Improvements in combustion technology allow the adaptation of a retrofitted combustion chamber with the Stirling heat exchanger in a new efficient solution, optimizing the electricity generation, the heat removal from different parts of the system at different temperatures, and the overall efficiency.
Optimized Stirling engines and new compact heat exchanger technology can reduce the costs and improve the performance of small heat engines, so they can operate with higher proportions of Carnot efficiency on the working temperatures (~600°C) from the combustion burner.
The high cost and low power efficiency of gas-fuelled m-CHP systems, combined with increases in natural gas prices, both absolute and relative to electricity prices, can undermine the financial viability of gas-fuelled m-CHP. There is an urgent need for alternative m-CHP systems, of which solar or biomass m-CHP, whether separately or as a hybrid, is an option with high potential.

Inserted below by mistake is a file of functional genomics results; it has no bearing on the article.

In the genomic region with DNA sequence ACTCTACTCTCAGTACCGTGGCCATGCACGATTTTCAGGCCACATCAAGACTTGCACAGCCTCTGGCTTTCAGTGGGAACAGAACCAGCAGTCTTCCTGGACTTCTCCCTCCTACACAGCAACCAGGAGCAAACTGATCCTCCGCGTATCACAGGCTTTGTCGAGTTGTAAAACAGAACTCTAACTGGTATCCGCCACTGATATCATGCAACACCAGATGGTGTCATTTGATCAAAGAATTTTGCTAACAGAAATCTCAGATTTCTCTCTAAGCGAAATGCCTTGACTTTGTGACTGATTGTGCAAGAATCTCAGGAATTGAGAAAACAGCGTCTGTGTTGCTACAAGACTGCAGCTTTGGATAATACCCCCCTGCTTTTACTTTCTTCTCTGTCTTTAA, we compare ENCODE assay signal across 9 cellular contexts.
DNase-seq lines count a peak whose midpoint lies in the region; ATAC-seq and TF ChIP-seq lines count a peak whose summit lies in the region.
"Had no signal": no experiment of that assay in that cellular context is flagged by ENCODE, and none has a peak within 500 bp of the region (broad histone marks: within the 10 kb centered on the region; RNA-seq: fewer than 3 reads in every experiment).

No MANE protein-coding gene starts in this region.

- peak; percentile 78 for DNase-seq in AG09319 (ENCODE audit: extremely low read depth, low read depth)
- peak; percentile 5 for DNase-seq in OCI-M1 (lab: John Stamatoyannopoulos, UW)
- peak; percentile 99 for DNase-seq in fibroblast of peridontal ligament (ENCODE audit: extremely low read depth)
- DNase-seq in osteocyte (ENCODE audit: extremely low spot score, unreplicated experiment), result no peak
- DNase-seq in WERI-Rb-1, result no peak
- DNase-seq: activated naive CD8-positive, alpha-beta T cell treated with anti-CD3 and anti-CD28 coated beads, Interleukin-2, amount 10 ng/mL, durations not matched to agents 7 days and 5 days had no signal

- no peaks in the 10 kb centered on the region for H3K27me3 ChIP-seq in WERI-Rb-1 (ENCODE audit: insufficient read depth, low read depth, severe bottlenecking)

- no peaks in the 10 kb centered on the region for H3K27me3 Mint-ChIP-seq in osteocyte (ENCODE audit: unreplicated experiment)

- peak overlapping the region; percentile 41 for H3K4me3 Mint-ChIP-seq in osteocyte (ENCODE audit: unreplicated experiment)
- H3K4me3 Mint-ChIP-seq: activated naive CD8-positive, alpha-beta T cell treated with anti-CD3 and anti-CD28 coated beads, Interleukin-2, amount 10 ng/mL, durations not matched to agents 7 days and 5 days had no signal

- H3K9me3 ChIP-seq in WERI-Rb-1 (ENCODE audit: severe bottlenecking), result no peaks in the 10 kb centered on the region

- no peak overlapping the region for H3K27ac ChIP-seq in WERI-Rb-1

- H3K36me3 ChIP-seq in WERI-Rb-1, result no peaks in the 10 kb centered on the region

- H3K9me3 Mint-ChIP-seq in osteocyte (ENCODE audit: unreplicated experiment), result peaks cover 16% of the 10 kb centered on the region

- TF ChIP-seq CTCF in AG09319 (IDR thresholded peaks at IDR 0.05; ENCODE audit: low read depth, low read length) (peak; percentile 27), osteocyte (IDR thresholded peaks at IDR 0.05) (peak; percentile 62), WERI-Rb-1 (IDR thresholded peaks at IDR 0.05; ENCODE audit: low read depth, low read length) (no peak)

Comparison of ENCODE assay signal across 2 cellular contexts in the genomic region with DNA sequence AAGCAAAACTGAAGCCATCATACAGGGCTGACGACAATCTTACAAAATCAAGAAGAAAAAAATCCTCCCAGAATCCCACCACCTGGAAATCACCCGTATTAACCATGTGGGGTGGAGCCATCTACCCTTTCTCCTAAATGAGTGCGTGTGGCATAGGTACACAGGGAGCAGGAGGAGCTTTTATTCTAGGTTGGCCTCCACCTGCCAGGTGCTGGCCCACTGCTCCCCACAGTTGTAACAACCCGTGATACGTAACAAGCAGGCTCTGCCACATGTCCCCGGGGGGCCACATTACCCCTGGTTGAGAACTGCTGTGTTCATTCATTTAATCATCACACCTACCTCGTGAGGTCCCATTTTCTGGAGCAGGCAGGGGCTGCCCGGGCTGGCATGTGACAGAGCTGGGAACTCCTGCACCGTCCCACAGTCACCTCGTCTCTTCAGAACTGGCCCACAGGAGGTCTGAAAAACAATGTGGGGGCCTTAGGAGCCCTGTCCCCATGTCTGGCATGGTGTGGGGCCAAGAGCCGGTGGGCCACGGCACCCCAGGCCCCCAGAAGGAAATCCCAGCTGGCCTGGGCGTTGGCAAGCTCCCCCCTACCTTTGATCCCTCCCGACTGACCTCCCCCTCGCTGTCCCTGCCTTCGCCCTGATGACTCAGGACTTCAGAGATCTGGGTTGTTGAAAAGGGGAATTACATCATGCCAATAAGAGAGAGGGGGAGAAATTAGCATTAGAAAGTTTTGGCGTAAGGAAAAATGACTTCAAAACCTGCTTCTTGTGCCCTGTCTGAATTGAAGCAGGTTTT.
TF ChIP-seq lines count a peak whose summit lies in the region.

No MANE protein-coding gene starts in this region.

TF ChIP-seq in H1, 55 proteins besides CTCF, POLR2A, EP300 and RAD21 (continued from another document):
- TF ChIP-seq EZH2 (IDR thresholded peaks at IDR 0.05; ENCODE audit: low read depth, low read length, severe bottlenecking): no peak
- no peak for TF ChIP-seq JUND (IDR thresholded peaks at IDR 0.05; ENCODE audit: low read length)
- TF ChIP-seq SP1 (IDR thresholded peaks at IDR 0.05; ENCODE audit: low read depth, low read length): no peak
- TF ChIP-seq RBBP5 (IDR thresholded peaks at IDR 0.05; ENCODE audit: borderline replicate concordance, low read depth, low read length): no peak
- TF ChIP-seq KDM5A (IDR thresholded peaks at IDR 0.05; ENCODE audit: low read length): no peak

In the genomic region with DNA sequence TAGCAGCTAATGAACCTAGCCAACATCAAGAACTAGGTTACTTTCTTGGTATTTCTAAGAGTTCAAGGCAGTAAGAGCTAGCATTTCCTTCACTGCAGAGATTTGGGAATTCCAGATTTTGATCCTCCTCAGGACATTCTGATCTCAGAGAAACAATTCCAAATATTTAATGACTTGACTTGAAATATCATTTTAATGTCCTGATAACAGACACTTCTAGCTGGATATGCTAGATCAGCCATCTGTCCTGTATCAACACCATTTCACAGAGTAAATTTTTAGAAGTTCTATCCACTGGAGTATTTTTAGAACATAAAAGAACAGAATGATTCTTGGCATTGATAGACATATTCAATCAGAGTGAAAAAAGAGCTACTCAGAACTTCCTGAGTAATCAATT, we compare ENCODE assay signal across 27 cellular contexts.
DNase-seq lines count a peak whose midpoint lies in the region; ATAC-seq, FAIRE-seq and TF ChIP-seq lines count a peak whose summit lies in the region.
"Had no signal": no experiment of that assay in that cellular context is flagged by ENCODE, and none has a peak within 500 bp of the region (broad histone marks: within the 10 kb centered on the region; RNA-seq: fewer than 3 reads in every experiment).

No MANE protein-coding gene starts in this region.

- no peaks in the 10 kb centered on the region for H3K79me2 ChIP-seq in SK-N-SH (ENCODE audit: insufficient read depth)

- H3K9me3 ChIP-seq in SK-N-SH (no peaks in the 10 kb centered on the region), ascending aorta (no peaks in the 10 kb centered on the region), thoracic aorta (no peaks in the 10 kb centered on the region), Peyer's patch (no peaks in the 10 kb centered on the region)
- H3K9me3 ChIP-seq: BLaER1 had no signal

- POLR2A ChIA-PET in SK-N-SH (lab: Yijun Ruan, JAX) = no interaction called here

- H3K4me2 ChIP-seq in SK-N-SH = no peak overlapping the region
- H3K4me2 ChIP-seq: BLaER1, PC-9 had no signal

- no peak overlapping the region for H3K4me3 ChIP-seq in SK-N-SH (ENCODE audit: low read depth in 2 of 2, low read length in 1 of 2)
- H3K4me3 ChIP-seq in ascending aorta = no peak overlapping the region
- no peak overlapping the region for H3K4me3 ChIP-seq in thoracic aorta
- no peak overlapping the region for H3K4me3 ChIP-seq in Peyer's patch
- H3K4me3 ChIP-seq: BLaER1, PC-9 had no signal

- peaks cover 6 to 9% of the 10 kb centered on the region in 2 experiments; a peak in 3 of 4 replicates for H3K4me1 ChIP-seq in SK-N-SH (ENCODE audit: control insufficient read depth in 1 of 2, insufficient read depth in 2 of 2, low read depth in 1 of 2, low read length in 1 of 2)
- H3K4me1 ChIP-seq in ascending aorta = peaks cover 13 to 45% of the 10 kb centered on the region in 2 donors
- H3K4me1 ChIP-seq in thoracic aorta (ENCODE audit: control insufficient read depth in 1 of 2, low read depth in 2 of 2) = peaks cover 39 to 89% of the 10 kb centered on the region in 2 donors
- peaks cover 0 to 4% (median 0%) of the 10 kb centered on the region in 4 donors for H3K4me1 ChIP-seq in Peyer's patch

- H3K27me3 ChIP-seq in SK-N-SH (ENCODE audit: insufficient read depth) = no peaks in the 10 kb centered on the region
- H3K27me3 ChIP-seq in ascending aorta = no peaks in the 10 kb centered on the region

Generating the electrical power only when thermal energy is required by the building
Generating the electrical power dissipating the extra thermal energy not required by the building
The first will be used in most parts of the applications where a grid connection is available, and the second will regard remote locations (mountain cottages) where the grid connection is not present. An electrical energy storage will be required to match energy generation with end-user demand of energy. In both cases, the pellet boiler will be provided with a volumetric control of the pellet in order to make the burner work at a low power (>5 kWth).
Materials and methods
Introduction to economical aspects
The biomass combustion systems (biomass boilers and stoves) are one of the most diffused and cost-effective heating systems in the Alpine region. The overall efficiency obtained by the best and state-of-the-art technologies is comparable to those on natural gas or fossil fuel boilers, with values above 80%. The m-CHP generation from a pellet or wood burner is a potential added value to the base technology.